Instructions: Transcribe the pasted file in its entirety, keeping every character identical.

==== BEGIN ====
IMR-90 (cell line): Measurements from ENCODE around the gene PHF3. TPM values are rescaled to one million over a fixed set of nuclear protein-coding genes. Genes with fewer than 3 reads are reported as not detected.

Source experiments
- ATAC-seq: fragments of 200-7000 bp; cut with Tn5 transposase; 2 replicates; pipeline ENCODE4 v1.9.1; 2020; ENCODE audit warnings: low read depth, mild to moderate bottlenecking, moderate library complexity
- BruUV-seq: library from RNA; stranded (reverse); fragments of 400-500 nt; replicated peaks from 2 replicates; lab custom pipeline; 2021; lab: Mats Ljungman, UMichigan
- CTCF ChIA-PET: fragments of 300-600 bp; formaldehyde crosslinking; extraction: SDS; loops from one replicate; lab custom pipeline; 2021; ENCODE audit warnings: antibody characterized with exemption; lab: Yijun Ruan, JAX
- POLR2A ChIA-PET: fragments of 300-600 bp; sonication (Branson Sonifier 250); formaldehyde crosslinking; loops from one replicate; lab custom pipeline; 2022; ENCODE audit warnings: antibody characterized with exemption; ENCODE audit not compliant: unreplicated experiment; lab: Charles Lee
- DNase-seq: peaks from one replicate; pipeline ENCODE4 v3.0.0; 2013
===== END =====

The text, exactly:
IMR-90 (cell line): Measurements from ENCODE around the gene PHF3. TPM values are rescaled to one million over a fixed set of nuclear protein-coding genes. Genes with fewer than 3 reads are reported as not detected.

Source experiments
- ATAC-seq: fragments of 200-7000 bp; cut with Tn5 transposase; 2 replicates; pipeline ENCODE4 v1.9.1; 2020; ENCODE audit warnings: low read depth, mild to moderate bottlenecking, moderate library complexity
- BruUV-seq: library from RNA; stranded (reverse); fragments of 400-500 nt; replicated peaks from 2 replicates; lab custom pipeline; 2021; lab: Mats Ljungman, UMichigan
- CTCF ChIA-PET: fragments of 300-600 bp; formaldehyde crosslinking; extraction: SDS; loops from one replicate; lab custom pipeline; 2021; ENCODE audit warnings: antibody characterized with exemption; lab: Yijun Ruan, JAX
- POLR2A ChIA-PET: fragments of 300-600 bp; sonication (Branson Sonifier 250); formaldehyde crosslinking; loops from one replicate; lab custom pipeline; 2022; ENCODE audit warnings: antibody characterized with exemption; ENCODE audit not compliant: unreplicated experiment; lab: Charles Lee
- DNase-seq: peaks from one replicate; pipeline ENCODE4 v3.0.0; 2013